As I continued my exploration, I noticed that the busiest site was further south, where a few buildings were already completed and others looked nearly finished. From a distance, I compared this dusty image with the posters and plastic model I have seen at the fair. I tried to picture the finished project in my mind, with neon lights, fountains and shopping malls, but on the hot and dusty construction site my imagination failed me. One of the workers told me that I was not allowed to go closer: “for your own safety.” I thus turned back toward the city center, stopping at a small restaurant along the way to eat some noodles in the shade of a veranda covered with grape leaves.
I felt a little disappointed, as actual work at the Special Economic District was nowhere near as advanced as I had been told it was at the fair. Still, I thought, part of the fair’s purpose was to impress its visitors, and in that respect it had largely succeeded. Central Asian traders would point to Kashgar’s new, modern buildings, to praise China’s power and development. Pakistanis, on the other hand, seemed impressed by the peaceful crowd of buyers and sellers. “Here we don’t have to worry about anything,” Ahmed, a gemstone trader from the Swat Valley, tells me. “And people have a lot of money. It’s good for business.”
Pakistanis were, in fact, by far the most numerous foreign traders at the fair. With more than 200 stands, they alone outnumbered representatives from Kyrgyzstan, Tajikistan, Turkey and Uzbekistan combined. Many were familiar with Xinjiang, owning businesses in Tashkurgan, Kashgar and Urumqi. They sold gemstones, marble, rugs and other handicrafts imported from Karachi via the Karakoram Highway. This year, they told me, has not been a very good one thus far. Recurrent violence in Xinjiang is severely affecting domestic Chinese tourism in the region, their major source of business. “Even the fair, this year, is not as crowded as it used to be,” says Karim, a businessmen from the Hunza valley who owns different shops in Xinjiang. “But we are optimistic, it will get better in the future.”Enjoying this article? Click here to subscribe for full access. Just $5 a month.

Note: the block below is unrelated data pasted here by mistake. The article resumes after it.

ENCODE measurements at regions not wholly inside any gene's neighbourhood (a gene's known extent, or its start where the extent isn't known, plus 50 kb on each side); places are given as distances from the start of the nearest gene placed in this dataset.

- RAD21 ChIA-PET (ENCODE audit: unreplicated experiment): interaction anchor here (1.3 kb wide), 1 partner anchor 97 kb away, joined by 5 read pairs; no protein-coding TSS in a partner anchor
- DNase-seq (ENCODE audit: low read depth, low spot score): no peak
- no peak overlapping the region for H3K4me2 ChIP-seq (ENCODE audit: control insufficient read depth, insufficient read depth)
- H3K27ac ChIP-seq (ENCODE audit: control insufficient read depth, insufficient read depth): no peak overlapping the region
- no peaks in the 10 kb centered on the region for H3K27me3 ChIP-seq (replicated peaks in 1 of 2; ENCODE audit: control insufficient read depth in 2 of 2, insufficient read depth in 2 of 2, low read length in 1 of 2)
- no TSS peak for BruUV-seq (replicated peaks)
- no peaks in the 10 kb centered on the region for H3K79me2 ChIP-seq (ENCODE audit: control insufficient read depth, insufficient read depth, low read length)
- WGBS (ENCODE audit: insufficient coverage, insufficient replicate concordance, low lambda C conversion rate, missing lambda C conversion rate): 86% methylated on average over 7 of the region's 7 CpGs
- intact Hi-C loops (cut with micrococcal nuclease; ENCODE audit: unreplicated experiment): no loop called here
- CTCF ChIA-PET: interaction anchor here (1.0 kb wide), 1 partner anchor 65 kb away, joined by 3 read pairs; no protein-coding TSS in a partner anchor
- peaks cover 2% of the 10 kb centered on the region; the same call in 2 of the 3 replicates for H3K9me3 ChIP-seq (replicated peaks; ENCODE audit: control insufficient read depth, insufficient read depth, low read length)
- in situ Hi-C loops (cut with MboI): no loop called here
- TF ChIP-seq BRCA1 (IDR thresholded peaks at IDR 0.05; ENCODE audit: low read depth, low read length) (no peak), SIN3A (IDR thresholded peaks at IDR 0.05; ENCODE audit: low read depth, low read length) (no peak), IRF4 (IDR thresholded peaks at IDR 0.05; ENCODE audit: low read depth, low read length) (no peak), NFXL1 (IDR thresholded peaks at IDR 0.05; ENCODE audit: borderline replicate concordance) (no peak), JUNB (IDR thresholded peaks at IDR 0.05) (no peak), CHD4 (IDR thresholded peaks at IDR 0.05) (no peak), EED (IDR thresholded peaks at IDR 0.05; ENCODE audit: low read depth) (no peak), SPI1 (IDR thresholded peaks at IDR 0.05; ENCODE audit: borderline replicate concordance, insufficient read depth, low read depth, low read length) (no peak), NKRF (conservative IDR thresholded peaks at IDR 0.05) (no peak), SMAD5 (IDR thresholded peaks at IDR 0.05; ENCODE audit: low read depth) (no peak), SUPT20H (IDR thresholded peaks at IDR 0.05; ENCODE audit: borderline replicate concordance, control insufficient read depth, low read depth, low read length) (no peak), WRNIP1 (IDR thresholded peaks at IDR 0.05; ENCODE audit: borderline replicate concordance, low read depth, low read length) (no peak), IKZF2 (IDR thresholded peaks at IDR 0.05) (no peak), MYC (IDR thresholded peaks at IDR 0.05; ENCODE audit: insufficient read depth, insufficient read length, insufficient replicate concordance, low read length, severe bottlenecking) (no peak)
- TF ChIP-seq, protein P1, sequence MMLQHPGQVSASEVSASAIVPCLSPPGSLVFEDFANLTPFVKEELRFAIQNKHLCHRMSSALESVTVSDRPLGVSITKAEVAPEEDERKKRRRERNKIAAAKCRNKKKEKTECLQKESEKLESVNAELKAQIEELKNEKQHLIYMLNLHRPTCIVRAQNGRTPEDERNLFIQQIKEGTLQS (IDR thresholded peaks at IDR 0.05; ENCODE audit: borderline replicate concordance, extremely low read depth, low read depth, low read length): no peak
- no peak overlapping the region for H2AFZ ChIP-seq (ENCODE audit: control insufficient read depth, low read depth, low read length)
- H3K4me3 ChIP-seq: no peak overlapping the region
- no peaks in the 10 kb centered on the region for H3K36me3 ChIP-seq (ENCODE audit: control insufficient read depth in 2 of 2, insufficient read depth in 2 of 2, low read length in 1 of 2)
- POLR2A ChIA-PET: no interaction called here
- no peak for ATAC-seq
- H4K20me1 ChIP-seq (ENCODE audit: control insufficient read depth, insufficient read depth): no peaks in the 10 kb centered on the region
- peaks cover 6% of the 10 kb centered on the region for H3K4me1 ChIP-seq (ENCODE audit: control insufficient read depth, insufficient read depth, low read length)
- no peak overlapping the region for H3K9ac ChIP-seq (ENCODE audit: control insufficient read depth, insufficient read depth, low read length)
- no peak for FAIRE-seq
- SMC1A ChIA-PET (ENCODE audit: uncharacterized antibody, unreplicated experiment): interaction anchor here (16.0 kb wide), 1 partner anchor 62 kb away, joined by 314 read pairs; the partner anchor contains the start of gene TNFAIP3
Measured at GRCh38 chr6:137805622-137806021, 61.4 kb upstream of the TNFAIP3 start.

Most of the Pakistani delegation comprised occasional traders. They visit Xinjiang only twice each year, for the Central and South Asia Commodity Fair in Kashgar and for the bigger China-Eurasia Expo in Urumqi. Most are from Gilgit-Baltistan, a region in the north of Pakistan where tourism has been hard hit since 9/11, forcing them to seek out new business opportunities. China is, by far, the main game, and Kashgar represents for them the gateway to its growing market.
And Kashgar seems ready to fulfill its role as a major hub between China, Central and South Asia. The fair itself represents an important investment in this direction. Many Pakistani traders, for instance, had all their expenses covered for the four days of the fair: from the expositive space, to the travel expenses, to the custom duties and hotel. They were put up at the new Chini Bagh Hotel, another symbol of Kashgar’s enchantment with its future and detachment from its past. The newly opened four‐star facility, in fact, hides a historical building: the old Chini Bagh, former residence of the British consulate in Kashgar between 1890 and 1918. The building is unknown to most visitors, hidden behind crumbling sections of the hotel, and today houses a decrepit Chinese restaurant. An almost unreadable sign, in Mandarin, English and Uyghur, briefly illustrates the historical importance of the building, but barely anybody seems to pay attention to it, and most locals are unaware it even exists. During my first visit to Kashgar, in 2009, I was able to visit the chambers on the second floor, and even enjoy a view of the old town from the roof of the little tower. Today, that’s no longer possible, and this important section of Kashgar’s past is all but lost. With the city’s focus on the future, it’s a loss that will pass largely unremarked.
Alessandro Rippa is a Ph.D. student in Social Anthropology at the University of Aberdeen. He recently concluded a year of ethnographic research on the Karakoram Highway between Xinjiang and Pakistan. You can follow Alessandro on Twitter @AlessandroRippa.